The integration of figurative language and static depictions: an eye movement study of fictive motion
Richardson, D. and Matlock, T. (2007) The integration of figurative language and static depictions: an eye movement study of fictive motion. Cognition, 102 (1). pp. 129-138. ISSN 0010-0277
Full text not archived in this repository.
To link to this article DOI: 10.1016/j.cognition.2005.12.004
Do we view the world differently if it is described to us in figurative rather than literal terms? An answer to this question would reveal something about both the conceptual representation of figurative language and the scope of top-down influences oil scene perception. Previous work has shown that participants will look longer at a path region of a picture when it is described with a type of figurative language called fictive motion (The road goes through the desert) rather than without (The road is in the desert). The current experiment provided evidence that such fictive motion descriptions affect eye movements by evoking mental representations of motion. If participants heard contextual information that would hinder actual motion, it influenced how they viewed a picture when it was described with fictive motion. Inspection times and eye movements scanning along the path increased during fictive motion descriptions when the terrain was first described as difficult (The desert is hilly) as compared to easy (The desert is flat); there were no such effects for descriptions without fictive motion. It is argued that fictive motion evokes a mental simulation of motion that is immediately integrated with visual processing, and hence figurative language can have a distinct effect on perception. (c) 2005 Elsevier B.V. All rights reserved.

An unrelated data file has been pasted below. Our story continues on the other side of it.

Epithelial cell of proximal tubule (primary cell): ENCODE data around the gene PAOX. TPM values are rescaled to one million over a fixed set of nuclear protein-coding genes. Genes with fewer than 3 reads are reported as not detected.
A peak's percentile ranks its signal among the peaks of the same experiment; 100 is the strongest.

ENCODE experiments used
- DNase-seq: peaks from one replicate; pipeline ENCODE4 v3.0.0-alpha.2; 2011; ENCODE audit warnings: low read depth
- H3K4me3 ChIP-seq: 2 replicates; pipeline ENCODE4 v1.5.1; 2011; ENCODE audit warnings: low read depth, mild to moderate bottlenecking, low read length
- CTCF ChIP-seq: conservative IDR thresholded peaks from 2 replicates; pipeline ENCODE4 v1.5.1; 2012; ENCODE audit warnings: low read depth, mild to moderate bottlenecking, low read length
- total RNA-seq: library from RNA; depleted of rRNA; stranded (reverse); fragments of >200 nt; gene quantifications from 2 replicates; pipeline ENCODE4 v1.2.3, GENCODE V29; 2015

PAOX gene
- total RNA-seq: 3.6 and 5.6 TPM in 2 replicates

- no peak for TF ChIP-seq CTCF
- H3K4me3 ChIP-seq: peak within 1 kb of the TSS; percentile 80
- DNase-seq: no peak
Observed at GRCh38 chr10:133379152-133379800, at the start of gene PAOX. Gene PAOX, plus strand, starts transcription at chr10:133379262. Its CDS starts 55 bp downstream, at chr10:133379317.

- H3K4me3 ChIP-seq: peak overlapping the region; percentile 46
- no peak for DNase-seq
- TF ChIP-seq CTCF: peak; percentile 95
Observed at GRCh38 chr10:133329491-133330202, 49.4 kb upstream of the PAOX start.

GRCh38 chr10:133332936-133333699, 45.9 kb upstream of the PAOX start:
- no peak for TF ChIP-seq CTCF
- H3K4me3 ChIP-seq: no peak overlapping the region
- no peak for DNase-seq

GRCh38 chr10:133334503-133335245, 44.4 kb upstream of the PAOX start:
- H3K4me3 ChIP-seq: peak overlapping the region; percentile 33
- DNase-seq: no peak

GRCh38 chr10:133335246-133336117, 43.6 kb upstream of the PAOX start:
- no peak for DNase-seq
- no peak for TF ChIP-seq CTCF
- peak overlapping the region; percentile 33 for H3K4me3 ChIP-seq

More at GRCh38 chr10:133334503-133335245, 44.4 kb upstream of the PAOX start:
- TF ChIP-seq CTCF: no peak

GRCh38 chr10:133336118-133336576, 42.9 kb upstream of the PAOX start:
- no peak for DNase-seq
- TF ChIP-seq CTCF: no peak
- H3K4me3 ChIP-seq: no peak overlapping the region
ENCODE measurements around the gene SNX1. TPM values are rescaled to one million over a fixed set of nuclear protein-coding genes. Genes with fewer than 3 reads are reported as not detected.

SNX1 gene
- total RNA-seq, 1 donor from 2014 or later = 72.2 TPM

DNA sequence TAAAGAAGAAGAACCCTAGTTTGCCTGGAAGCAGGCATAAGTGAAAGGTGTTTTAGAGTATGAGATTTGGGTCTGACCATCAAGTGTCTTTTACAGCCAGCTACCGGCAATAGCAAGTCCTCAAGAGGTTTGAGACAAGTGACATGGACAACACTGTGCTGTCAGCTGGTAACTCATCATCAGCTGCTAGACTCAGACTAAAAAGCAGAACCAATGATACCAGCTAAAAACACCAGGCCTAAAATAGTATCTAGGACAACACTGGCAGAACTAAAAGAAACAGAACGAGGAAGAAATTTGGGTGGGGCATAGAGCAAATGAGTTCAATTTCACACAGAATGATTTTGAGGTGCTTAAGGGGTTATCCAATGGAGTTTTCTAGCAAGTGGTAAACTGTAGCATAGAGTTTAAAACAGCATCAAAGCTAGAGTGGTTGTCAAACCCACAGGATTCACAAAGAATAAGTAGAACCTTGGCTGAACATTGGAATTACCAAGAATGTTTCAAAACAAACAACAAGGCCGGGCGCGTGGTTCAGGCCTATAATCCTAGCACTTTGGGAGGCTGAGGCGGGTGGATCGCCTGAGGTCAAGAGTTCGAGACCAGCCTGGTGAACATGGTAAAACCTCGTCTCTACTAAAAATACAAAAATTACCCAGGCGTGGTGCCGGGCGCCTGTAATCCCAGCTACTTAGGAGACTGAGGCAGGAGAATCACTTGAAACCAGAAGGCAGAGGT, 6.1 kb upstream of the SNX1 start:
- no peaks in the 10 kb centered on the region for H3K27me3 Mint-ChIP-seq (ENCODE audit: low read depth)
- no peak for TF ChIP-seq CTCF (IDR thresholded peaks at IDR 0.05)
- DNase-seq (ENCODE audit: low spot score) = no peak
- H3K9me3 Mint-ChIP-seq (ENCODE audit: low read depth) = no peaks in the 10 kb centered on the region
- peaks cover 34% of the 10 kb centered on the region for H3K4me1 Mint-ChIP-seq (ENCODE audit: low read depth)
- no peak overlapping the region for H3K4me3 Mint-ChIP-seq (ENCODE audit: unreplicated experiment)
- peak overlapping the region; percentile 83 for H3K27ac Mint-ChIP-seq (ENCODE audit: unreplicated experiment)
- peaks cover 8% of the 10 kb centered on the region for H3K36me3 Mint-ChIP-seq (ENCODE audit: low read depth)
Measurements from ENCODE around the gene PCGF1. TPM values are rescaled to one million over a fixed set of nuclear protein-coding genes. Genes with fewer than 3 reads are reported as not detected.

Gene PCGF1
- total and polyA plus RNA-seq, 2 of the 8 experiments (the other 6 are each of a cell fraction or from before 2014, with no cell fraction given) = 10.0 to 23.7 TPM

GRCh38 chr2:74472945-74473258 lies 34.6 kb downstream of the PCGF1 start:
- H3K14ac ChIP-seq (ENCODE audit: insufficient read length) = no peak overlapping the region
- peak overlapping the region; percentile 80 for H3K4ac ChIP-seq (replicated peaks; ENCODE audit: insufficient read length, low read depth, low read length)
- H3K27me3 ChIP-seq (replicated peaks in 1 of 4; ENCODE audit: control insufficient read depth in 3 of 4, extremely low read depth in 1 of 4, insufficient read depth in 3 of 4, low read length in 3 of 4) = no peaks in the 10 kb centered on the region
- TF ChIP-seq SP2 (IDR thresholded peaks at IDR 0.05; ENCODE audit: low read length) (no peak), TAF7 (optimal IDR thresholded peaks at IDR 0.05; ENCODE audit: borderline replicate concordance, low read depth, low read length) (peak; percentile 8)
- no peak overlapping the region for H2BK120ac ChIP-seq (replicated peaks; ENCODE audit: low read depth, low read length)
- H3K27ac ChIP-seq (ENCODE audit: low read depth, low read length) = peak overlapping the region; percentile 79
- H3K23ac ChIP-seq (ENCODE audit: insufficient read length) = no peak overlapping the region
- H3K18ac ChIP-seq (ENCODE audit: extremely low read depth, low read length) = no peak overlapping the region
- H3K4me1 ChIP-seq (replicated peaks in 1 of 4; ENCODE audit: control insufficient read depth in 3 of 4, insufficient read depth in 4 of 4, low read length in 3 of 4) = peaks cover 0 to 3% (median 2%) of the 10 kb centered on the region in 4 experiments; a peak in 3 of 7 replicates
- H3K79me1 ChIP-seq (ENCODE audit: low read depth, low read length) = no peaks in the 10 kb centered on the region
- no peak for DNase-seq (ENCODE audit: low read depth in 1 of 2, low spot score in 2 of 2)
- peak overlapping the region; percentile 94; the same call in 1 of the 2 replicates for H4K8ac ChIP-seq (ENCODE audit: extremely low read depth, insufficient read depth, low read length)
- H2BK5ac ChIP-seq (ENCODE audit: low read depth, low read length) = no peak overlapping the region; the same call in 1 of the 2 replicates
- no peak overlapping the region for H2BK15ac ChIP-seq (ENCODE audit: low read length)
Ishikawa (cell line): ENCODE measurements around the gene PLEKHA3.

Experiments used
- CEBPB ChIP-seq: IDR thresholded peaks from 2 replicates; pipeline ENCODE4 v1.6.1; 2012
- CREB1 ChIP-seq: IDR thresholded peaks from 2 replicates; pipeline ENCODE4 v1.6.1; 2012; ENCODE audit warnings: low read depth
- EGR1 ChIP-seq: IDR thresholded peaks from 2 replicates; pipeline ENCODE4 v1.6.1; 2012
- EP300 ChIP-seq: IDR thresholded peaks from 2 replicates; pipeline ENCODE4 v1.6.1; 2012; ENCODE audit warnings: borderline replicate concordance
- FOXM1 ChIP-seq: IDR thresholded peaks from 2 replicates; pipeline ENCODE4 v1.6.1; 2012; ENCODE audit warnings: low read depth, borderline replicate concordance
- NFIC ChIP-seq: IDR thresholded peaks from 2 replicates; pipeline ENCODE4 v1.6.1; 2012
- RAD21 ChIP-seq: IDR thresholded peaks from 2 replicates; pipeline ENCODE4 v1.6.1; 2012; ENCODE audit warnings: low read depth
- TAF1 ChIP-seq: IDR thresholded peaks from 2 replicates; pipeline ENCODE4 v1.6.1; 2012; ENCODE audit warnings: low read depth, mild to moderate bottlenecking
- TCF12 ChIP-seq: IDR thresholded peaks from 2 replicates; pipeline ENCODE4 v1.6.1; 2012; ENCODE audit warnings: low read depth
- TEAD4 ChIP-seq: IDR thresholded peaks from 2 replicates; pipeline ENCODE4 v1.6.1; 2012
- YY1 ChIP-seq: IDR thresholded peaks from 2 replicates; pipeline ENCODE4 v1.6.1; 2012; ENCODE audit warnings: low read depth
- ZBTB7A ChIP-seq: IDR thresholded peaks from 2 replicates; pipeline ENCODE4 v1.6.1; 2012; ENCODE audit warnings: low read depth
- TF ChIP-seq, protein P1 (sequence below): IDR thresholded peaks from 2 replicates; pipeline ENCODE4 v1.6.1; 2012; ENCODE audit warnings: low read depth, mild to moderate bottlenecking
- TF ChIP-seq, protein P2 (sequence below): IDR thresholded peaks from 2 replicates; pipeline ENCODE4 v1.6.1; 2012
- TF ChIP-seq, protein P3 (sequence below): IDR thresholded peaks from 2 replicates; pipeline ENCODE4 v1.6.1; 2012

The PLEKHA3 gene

Centaur Editors: Update this record